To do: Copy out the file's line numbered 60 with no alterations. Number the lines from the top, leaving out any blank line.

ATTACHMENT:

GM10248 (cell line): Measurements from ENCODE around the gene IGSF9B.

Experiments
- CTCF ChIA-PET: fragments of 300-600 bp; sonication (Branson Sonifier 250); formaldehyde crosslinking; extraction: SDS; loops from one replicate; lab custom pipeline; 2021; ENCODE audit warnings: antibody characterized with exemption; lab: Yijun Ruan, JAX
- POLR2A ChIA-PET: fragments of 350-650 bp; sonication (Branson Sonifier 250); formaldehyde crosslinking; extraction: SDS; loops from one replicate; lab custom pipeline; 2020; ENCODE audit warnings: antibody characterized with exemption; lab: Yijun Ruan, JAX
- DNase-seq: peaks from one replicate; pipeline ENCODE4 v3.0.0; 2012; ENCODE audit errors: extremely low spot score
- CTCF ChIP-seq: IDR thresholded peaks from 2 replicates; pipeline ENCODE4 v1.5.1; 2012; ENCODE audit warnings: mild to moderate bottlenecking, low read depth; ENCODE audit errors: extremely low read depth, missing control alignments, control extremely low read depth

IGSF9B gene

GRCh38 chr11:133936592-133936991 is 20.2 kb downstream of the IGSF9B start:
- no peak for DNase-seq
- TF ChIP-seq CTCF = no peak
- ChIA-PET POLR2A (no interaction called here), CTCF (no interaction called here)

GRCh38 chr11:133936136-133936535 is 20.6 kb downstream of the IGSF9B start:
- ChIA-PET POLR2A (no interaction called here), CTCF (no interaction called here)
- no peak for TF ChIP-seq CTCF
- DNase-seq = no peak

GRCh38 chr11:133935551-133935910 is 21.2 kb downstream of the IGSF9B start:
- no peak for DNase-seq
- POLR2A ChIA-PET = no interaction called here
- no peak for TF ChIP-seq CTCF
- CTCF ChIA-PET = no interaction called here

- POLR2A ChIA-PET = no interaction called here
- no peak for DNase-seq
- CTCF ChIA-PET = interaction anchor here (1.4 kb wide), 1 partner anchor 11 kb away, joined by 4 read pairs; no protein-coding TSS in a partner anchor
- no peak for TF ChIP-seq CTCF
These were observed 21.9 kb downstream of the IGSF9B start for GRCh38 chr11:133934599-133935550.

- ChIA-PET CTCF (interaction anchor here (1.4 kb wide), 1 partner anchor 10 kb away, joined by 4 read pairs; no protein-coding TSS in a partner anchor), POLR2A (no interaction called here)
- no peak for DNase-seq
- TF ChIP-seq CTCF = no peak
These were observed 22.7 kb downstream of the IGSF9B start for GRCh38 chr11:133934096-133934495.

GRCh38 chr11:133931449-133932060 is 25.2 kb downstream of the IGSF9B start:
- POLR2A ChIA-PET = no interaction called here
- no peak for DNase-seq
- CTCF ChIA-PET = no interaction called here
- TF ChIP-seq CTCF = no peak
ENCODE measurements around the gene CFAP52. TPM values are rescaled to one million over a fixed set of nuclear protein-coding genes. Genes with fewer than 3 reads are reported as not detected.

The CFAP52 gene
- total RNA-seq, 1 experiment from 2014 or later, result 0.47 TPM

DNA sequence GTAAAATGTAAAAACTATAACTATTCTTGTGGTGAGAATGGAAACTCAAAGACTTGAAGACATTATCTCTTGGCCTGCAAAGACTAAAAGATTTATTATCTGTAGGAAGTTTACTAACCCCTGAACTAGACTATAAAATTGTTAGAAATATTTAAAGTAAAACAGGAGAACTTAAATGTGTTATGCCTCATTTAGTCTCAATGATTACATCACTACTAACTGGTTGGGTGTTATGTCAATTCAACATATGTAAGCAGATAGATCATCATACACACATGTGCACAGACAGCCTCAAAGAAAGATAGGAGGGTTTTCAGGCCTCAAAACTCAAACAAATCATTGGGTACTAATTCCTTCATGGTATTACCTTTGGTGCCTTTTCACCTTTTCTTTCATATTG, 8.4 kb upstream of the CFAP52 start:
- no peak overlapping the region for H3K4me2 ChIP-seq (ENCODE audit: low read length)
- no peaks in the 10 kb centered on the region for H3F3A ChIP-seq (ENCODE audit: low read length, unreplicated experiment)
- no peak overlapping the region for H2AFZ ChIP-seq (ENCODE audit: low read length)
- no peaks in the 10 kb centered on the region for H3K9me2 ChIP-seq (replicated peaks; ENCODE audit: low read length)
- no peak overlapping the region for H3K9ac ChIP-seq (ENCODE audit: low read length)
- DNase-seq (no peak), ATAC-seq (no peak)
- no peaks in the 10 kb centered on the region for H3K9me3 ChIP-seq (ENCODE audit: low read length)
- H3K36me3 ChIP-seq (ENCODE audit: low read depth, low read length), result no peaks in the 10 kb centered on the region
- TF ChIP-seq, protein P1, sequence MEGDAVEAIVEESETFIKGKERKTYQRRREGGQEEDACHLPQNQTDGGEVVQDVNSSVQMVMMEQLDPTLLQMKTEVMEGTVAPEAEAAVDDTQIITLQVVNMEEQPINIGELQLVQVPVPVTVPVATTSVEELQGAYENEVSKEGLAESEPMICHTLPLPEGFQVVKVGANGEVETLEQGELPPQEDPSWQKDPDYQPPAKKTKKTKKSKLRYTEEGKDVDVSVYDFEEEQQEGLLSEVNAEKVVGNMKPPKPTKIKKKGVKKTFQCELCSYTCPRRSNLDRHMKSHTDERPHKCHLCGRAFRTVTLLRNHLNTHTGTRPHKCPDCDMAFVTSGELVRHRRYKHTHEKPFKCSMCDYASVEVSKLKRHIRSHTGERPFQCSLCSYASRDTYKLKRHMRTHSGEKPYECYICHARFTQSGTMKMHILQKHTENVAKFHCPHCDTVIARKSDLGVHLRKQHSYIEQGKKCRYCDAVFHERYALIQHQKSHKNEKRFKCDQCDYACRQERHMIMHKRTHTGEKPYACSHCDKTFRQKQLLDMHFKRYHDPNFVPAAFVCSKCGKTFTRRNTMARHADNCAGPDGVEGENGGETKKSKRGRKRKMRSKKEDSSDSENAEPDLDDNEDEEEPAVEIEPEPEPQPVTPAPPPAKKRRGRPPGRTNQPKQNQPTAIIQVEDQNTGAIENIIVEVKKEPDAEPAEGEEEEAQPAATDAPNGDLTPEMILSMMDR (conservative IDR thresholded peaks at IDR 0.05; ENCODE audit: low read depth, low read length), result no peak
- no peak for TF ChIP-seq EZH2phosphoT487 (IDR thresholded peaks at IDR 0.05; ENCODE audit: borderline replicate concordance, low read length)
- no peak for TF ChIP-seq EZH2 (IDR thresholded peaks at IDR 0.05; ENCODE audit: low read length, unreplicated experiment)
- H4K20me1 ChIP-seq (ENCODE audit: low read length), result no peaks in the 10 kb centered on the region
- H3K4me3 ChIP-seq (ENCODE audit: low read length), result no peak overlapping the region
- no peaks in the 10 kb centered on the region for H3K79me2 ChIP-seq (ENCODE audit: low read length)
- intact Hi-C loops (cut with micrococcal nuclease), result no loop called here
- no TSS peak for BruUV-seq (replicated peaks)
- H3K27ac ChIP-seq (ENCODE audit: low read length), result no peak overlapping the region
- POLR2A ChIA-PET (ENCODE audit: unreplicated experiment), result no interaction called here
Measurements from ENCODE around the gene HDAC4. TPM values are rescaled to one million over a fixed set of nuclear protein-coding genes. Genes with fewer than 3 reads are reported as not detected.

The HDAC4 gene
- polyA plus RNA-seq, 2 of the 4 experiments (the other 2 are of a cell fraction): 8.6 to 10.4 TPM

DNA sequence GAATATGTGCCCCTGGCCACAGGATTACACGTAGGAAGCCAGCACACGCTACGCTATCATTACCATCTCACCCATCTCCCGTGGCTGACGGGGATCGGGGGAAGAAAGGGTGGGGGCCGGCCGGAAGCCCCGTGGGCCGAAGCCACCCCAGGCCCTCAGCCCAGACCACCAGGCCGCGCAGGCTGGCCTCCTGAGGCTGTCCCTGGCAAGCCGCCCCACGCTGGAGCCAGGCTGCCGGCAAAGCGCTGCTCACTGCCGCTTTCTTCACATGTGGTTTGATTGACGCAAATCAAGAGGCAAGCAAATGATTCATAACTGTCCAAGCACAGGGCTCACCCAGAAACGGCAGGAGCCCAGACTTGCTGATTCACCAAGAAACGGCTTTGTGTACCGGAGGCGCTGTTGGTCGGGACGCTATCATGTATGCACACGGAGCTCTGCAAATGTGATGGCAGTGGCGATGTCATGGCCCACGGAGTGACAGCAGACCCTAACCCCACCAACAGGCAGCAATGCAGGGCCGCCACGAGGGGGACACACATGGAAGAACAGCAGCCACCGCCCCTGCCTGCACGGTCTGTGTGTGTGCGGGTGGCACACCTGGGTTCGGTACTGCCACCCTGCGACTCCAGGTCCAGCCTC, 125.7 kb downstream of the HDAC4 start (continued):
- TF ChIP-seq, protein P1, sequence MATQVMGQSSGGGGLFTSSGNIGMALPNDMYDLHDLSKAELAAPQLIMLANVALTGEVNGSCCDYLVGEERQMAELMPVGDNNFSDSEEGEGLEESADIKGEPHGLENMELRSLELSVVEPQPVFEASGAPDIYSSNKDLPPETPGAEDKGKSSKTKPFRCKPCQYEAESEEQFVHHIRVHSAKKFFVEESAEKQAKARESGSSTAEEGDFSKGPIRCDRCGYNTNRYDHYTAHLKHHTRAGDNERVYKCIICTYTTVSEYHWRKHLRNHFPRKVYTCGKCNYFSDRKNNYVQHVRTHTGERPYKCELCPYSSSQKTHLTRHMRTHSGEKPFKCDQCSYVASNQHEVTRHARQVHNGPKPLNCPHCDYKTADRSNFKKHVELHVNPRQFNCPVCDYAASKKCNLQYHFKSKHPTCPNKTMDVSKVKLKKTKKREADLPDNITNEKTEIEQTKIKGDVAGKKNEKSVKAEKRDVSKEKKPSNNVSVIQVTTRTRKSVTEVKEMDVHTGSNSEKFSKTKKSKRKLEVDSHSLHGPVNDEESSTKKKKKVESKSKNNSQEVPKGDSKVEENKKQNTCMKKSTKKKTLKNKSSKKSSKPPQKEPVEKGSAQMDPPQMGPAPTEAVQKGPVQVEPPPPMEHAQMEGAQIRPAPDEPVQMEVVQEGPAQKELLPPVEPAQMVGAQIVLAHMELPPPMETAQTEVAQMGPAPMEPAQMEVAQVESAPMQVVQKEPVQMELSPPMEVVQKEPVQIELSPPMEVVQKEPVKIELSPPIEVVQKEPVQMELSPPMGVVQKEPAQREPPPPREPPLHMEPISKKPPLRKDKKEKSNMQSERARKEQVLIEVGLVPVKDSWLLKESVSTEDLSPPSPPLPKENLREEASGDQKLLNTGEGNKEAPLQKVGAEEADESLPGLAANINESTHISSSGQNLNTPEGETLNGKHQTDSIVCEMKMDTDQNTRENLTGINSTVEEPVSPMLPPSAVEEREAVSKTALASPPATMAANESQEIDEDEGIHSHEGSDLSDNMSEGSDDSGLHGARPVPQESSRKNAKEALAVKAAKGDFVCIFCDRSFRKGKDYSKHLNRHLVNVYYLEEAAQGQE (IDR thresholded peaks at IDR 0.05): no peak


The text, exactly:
DNA sequence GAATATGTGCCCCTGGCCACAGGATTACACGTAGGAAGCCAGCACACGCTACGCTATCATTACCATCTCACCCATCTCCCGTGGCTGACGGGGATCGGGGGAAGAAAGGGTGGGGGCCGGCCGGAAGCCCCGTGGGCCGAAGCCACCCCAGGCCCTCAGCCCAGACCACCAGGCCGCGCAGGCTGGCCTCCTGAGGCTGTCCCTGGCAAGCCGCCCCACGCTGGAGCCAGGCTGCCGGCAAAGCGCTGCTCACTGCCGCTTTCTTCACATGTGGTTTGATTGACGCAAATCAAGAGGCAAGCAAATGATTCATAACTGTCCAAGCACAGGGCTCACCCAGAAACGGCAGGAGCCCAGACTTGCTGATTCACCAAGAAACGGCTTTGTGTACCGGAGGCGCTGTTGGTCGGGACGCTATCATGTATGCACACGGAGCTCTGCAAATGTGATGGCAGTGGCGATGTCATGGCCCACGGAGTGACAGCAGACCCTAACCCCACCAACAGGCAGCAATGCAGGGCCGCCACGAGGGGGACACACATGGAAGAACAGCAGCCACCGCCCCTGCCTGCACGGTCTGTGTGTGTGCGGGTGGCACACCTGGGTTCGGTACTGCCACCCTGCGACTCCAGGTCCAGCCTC, 125.7 kb downstream of the HDAC4 start (continued):